What criminal justice looks like in Native American communities

About 40 people protested police shooting.
A group of about 40 people protest the fatal shooting in 2015 of Philip Quinn by St. Paul Police officers. The Native Lives Matter group said Quinn was mentally ill during the gathering at Indian Mounds Park in St. Paul on Saturday, Feb. 27, 2016.
Christopher Juhn for MPR News

Native Americans make up less than 1 percent of the overall population, but comprise 1.9 percent of those fatally shot by police.

That's according to a report from the Center on Juvenile and Criminal Justice, which found that Native Americans are the racial group most likely have a police encounter turn fatal.

On MPR News with Kerri Miller, we continued our series on criminal justice with a conversation about what justice looks like in the Native American community.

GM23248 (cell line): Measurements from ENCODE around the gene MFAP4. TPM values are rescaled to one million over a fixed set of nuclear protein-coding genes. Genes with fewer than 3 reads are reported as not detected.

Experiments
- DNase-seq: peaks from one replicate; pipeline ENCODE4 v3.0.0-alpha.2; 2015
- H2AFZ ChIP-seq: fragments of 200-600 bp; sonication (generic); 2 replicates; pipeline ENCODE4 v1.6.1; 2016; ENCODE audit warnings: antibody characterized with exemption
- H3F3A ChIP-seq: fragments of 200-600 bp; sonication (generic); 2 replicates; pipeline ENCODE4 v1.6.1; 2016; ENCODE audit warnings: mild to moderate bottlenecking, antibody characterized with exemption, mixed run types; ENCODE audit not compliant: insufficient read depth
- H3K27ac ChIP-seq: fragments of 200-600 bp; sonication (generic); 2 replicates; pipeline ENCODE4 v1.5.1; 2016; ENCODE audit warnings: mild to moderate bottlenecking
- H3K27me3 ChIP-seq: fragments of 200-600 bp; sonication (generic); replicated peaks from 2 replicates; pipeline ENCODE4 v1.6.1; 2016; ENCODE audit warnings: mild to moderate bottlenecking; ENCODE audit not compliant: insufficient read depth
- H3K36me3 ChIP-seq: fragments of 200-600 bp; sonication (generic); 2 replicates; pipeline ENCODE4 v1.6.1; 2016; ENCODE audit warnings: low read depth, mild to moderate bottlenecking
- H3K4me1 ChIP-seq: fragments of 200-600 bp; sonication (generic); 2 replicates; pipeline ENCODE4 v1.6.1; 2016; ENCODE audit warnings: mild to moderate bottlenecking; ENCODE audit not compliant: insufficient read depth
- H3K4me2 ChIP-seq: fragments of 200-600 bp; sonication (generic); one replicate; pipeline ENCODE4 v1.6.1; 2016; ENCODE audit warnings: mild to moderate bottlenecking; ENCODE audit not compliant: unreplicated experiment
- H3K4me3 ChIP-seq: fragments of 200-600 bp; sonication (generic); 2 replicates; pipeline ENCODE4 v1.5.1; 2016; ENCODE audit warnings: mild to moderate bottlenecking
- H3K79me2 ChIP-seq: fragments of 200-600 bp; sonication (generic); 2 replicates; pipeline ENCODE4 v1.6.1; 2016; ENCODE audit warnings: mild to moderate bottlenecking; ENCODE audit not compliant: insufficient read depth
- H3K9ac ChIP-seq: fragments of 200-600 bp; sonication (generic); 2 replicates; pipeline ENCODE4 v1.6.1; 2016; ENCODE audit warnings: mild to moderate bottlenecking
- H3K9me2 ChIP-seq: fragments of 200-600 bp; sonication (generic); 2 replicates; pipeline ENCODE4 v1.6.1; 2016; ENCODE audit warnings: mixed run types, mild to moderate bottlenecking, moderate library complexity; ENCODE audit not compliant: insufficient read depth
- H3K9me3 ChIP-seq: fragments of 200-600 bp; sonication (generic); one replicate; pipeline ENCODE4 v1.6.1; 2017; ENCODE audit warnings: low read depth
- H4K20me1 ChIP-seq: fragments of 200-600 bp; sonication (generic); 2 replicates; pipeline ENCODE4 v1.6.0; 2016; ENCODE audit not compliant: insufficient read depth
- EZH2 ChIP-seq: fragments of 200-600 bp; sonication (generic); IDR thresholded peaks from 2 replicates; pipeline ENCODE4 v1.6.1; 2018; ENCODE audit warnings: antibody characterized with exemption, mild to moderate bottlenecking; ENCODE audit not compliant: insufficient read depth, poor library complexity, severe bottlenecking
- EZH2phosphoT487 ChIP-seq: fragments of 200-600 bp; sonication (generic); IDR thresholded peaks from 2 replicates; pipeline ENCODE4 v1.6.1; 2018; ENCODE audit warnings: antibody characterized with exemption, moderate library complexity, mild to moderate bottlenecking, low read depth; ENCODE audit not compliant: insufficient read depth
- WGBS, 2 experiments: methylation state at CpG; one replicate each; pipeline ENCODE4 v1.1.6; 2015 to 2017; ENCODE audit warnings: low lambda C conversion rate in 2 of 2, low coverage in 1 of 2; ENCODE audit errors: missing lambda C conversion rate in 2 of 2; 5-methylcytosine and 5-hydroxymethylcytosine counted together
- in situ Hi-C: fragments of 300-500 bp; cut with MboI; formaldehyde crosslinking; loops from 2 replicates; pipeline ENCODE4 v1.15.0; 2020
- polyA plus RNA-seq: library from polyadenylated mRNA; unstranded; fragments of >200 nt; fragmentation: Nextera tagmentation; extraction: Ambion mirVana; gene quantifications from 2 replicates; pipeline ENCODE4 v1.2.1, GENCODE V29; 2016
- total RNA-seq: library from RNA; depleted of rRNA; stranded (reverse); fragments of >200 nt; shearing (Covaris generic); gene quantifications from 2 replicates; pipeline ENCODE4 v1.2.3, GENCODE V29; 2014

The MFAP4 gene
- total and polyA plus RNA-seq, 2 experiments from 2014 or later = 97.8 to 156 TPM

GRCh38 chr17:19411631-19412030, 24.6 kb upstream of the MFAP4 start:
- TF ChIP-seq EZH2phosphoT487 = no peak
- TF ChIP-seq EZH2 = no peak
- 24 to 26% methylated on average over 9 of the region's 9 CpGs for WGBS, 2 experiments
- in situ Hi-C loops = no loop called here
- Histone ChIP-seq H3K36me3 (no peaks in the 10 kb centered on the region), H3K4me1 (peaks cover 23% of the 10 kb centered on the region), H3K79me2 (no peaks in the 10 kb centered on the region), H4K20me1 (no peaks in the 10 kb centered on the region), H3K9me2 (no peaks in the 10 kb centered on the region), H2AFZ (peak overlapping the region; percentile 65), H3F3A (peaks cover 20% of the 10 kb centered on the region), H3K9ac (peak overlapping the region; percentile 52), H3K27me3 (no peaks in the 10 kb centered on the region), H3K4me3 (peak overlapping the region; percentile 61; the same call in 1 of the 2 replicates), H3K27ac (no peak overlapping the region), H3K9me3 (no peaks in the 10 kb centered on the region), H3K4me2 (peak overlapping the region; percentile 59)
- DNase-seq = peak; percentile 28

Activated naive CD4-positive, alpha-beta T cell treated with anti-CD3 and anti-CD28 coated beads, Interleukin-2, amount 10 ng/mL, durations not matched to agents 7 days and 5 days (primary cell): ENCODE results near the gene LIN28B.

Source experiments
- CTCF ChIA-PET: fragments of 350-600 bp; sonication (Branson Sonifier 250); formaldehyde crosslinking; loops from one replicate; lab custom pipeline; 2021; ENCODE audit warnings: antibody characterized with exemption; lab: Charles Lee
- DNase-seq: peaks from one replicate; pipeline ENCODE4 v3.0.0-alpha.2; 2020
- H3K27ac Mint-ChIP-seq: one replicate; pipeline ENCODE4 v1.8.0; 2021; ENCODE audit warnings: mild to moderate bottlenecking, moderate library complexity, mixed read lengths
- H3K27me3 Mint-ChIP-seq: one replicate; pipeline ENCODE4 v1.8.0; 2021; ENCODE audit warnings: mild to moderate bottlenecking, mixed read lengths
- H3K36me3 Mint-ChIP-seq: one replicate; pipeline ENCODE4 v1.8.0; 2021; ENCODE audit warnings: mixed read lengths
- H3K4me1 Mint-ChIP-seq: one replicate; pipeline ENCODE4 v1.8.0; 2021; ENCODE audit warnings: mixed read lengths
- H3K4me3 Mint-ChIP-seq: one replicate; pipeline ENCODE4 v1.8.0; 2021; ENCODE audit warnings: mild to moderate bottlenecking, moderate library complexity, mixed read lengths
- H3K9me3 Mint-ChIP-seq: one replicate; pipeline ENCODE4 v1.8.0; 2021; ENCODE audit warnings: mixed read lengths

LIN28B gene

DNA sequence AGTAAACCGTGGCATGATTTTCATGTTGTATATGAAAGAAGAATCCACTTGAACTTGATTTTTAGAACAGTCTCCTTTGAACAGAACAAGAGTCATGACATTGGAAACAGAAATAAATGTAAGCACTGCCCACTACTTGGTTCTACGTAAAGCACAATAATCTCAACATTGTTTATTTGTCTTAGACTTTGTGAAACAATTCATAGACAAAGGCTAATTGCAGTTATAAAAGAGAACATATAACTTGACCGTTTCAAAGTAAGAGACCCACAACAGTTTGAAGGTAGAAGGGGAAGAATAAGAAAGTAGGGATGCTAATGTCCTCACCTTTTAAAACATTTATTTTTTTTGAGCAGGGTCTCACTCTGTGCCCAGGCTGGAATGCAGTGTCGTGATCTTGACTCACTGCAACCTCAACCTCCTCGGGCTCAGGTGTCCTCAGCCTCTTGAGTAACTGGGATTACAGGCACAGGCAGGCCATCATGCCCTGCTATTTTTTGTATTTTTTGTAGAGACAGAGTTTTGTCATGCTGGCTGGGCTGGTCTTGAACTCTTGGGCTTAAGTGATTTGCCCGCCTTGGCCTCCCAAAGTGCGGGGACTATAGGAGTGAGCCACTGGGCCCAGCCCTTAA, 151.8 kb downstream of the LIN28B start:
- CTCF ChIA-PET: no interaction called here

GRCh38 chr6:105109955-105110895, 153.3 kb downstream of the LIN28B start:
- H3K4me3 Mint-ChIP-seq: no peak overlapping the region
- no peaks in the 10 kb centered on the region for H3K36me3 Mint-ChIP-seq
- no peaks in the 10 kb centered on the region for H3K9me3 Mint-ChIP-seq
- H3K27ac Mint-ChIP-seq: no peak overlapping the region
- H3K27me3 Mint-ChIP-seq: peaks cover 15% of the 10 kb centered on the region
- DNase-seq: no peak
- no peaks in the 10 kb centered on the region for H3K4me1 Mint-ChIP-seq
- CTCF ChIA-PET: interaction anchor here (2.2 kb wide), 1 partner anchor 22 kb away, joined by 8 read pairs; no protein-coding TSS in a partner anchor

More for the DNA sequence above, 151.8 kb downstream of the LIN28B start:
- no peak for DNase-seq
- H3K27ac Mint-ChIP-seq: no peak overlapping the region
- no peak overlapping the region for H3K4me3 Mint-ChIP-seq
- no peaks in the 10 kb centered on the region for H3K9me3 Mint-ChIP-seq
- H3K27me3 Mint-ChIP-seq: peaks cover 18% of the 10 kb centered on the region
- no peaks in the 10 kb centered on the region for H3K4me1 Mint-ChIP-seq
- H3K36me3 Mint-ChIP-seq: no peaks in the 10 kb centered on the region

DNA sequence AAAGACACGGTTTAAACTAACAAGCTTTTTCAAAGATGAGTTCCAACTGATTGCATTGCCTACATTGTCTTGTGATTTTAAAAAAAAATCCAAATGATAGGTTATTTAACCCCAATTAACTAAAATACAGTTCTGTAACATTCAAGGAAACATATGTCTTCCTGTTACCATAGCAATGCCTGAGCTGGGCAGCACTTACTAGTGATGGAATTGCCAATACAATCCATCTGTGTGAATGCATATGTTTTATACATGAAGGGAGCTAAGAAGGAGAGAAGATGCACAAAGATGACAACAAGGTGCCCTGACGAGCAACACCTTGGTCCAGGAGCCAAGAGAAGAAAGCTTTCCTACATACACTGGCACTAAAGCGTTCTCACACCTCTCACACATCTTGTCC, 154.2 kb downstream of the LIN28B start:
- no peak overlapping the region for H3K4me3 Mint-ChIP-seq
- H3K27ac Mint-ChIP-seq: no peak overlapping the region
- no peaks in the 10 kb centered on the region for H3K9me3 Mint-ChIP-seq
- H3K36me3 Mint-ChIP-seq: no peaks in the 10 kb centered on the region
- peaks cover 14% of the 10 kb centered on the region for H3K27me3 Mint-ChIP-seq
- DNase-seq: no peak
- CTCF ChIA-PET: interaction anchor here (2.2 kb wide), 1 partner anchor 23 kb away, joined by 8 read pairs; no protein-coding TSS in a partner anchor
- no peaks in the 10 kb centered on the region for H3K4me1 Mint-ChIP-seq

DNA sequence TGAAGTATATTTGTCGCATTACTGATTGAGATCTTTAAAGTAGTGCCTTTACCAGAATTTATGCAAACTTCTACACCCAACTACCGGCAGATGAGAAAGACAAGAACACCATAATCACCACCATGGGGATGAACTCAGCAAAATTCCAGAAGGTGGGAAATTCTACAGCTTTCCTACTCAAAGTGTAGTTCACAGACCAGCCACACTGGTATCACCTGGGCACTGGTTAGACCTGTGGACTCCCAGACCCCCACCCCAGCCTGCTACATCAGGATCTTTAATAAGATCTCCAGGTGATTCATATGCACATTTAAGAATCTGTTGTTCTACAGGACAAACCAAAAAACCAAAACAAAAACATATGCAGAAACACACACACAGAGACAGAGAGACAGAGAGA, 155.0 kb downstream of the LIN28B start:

Colette Routel, co-director of the Indian Law Program at Mitchell Hamline School of Law, Matthew Fletcher, director of the Indigenous Law and Policy Center and law professor at Michigan State University, and Jill Doerfler, associate professor and department head of American Indian Studies at the University of Minnesota-Duluth, joined MPR News host Kerri Miller.

To hear the full conversation, use the audio player above.

Throughout the month of January, we've been hosting a series of discussions on criminal justice. We've talked about private prisons, the rising number of incarcerated women, reform in the eyes of a county attorney and a broad roundtable discussion.

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